By the end of the course, students will have learned how to:
- Identify (research) questions that can be answered with statistical data analysis;
- Assess the appropriateness of various data-analytical techniques in response to these questions;
- Report basic descriptive statistics, including graphical representations;
- Conduct basic statistical analyses, including univariate, bivariate, and multivariate statistics;
- Use basic Excel functions;
- Use basic SPSS functions;
- Read and present statistical results;
- Develop their own research question and select appropriate measures and analytical procedures.
This course introduces students to the statistical analysis of empirical data to answer driving questions and test scientific hypotheses in social sciences. The course is designed to provide students with several fundamental skills, which will be helpful for their future course work, Master thesis and/or job tasks, considering that basic data management and analytical skills are increasingly requested in today’s labor market. The course alters front lectures with individual assignments and exercises.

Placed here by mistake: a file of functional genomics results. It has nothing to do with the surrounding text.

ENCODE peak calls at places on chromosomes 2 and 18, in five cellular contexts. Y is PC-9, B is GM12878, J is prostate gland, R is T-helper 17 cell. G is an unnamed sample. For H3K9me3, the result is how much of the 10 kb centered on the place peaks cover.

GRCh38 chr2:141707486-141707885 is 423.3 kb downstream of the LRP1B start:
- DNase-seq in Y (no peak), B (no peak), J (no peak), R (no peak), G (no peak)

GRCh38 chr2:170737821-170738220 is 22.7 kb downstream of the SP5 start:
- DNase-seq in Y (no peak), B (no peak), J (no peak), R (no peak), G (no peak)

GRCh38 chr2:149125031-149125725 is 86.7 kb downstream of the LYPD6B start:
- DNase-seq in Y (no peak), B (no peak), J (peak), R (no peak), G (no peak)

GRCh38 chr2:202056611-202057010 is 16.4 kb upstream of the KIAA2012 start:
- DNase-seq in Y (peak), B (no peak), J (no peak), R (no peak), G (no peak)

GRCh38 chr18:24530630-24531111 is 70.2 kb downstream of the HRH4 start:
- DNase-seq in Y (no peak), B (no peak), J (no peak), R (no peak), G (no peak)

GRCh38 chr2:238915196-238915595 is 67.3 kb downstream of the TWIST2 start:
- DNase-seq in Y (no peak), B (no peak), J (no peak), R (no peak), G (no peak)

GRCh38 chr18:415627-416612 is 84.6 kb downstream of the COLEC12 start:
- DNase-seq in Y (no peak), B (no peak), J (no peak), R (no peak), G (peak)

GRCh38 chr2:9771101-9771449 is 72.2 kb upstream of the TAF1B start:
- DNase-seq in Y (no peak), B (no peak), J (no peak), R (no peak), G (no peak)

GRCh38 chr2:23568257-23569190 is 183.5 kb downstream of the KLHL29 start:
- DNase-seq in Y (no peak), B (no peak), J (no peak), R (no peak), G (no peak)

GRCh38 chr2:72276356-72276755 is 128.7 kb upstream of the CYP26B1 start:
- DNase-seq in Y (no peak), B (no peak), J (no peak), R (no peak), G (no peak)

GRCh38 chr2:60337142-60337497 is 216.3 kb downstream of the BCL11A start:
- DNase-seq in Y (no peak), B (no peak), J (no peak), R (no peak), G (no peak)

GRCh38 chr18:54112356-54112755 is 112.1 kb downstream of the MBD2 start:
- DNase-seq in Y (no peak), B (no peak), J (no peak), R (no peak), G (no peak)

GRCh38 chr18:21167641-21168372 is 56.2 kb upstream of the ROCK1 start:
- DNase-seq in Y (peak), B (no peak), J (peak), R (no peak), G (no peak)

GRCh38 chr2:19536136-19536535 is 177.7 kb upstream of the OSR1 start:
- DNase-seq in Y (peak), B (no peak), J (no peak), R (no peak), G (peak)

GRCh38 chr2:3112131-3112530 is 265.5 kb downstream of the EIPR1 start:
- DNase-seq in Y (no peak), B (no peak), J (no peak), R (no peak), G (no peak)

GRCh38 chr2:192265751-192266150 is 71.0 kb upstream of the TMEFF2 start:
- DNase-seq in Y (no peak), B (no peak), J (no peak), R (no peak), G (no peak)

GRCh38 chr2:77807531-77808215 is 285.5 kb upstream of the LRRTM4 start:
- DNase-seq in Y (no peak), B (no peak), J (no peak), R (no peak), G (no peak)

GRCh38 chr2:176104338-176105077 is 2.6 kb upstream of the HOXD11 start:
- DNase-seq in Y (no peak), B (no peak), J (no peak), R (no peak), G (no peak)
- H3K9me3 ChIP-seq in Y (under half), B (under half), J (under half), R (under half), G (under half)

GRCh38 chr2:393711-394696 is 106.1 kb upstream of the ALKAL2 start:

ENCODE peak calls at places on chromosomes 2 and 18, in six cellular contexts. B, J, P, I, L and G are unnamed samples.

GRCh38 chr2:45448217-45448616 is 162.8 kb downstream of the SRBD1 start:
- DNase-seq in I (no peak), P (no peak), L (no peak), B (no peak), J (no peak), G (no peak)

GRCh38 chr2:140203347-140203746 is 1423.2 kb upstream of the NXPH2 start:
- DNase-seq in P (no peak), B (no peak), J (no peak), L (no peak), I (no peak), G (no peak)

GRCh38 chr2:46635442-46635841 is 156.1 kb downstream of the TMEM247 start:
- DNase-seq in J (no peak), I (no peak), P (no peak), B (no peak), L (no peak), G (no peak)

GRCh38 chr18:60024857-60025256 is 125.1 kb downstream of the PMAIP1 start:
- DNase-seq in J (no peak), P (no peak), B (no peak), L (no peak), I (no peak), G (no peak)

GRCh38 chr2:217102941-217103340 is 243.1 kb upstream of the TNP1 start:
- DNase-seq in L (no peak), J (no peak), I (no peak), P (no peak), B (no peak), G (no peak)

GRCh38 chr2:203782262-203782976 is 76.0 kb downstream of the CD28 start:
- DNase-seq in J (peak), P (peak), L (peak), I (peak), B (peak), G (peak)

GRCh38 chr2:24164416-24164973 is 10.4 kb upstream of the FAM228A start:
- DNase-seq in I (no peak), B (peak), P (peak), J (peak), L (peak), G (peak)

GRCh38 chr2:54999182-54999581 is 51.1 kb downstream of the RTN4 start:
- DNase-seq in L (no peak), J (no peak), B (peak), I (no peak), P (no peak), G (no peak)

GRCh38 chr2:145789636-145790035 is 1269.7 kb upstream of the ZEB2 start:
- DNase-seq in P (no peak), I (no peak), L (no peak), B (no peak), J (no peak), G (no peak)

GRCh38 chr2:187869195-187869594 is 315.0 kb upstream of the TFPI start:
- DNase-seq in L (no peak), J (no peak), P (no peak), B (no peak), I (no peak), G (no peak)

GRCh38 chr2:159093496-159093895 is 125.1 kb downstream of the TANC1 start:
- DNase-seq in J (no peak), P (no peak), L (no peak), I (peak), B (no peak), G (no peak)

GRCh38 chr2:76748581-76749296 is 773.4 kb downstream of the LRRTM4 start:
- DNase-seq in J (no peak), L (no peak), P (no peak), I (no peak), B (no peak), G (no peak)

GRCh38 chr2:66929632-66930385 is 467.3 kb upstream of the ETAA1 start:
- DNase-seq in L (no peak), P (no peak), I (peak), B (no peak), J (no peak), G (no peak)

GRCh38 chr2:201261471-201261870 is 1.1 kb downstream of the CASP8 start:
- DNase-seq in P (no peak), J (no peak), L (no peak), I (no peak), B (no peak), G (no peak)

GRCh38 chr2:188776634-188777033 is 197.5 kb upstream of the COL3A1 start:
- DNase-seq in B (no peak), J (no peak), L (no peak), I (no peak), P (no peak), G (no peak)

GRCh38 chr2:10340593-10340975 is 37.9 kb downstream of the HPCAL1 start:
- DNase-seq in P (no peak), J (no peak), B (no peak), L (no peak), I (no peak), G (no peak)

During face-to-face lessons, principal statistical concepts, definitions, and procedures will be introduced. These lesson require regular participation and an active involvement by the students. During online lessons, students will have to complete individual assignments and exercise about what has been covered in class. To be able to do so, they will be provided with a practical guide on how to use statistical software such as Excel and SPSS.
This course requires regular attendance (at least 80%), every lesson is meant to be propaedeutic for the subsequent one.
The final grade is composed of:
- Individual assignments carried out during the course (10%)
- Single oral paper presentation (10%)
- Written exam (80%)
All material presented in class will be available on iCorsi3.
- Gravetter, F., & Wallnau, L. (2012). Statistics for Behavioral Sciences. Belmont, CA: Wadsworth Cengage Learning.